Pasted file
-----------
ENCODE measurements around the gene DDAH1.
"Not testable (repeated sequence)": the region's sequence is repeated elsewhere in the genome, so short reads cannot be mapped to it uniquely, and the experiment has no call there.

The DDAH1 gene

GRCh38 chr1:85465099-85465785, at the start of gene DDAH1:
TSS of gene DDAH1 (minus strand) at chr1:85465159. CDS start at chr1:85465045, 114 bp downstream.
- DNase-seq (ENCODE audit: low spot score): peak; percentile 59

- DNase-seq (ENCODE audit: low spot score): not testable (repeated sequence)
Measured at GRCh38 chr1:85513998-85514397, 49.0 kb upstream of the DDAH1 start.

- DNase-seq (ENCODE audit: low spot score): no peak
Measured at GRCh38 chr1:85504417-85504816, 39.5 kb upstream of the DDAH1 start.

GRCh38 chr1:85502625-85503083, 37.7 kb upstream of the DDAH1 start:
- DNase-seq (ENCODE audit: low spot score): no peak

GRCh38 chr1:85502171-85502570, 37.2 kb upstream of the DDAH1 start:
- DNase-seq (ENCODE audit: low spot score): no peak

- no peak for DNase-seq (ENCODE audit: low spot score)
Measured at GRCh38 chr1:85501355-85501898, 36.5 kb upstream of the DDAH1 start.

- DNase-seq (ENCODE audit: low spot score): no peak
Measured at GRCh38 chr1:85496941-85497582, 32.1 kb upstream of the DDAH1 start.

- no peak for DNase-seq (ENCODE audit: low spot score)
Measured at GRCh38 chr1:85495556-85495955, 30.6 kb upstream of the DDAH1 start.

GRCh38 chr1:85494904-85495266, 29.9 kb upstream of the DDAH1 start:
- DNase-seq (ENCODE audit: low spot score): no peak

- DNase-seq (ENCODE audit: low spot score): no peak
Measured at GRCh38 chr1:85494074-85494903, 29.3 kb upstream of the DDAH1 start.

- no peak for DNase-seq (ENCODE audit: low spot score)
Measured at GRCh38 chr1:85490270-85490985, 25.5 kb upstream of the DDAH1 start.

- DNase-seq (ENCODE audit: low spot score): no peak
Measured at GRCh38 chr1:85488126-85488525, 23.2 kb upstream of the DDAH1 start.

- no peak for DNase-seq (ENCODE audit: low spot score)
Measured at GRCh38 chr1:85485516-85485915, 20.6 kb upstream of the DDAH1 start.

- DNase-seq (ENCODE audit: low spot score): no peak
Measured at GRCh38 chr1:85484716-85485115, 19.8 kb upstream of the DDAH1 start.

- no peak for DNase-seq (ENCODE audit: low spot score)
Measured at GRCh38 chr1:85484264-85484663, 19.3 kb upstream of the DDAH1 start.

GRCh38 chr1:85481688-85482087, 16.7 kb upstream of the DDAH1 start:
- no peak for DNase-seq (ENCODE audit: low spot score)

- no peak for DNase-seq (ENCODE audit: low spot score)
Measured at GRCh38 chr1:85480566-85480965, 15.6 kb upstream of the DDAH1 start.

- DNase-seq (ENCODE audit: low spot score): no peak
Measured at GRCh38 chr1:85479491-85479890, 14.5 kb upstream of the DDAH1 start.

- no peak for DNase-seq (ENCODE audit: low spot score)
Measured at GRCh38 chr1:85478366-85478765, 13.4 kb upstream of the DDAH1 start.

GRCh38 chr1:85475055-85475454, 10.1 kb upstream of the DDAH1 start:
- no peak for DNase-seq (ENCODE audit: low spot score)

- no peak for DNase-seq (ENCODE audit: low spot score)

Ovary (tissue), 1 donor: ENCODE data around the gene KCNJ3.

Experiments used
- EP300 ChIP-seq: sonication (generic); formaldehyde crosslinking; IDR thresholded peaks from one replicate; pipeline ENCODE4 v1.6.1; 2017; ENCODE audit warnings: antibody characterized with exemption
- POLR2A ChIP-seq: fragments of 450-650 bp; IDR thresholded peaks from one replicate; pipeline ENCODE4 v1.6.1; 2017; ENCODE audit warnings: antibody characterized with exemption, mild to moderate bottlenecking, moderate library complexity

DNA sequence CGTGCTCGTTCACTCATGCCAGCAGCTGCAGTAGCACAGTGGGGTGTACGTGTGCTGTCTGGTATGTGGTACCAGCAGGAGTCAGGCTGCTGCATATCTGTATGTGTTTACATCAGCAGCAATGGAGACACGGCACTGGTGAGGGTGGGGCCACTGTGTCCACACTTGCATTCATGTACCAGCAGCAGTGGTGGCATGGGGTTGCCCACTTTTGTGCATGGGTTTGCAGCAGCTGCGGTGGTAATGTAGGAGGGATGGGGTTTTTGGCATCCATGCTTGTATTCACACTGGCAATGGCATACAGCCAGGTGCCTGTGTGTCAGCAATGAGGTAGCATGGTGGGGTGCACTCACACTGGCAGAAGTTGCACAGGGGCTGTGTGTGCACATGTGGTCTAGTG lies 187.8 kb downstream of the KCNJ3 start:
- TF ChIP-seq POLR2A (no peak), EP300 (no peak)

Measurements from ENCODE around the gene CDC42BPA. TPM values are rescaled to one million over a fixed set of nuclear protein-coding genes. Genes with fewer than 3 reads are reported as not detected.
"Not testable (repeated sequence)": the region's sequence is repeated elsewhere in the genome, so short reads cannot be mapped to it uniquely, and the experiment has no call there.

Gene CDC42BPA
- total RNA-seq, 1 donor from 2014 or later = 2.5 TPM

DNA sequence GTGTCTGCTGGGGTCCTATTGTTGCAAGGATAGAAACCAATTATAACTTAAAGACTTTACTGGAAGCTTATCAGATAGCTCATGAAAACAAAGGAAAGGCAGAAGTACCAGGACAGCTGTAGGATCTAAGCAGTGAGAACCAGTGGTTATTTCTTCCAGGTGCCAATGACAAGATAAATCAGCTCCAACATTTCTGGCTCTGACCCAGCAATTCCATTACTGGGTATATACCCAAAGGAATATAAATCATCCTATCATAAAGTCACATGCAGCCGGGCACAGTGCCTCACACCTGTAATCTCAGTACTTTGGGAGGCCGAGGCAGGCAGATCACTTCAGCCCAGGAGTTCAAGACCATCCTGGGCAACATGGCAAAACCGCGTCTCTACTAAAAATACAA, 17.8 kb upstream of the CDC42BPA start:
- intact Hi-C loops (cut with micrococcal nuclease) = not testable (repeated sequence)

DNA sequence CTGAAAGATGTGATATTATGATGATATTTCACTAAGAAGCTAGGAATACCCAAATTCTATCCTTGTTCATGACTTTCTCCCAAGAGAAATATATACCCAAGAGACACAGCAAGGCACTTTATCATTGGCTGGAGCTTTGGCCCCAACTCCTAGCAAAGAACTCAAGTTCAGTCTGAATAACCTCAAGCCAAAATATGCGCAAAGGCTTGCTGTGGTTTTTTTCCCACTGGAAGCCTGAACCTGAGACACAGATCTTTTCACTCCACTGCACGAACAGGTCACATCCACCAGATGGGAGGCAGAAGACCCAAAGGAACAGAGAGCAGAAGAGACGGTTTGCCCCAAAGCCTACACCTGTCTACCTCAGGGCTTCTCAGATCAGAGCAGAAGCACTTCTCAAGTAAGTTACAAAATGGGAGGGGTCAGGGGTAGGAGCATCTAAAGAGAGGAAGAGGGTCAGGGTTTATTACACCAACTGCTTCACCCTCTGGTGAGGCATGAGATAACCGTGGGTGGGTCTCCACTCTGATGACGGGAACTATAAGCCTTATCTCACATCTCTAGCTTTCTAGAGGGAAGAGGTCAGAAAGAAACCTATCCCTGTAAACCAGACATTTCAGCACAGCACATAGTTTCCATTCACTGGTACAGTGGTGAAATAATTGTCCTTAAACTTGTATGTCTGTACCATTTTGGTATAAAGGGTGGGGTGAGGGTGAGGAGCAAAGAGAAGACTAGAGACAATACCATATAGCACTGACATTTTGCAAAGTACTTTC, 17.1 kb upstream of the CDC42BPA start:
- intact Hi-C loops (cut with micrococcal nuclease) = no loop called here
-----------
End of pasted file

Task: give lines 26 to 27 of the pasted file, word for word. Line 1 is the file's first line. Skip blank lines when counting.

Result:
Measured at GRCh38 chr1:85490270-85490985, 25.5 kb upstream of the DDAH1 start.

- DNase-seq (ENCODE audit: low spot score): no peak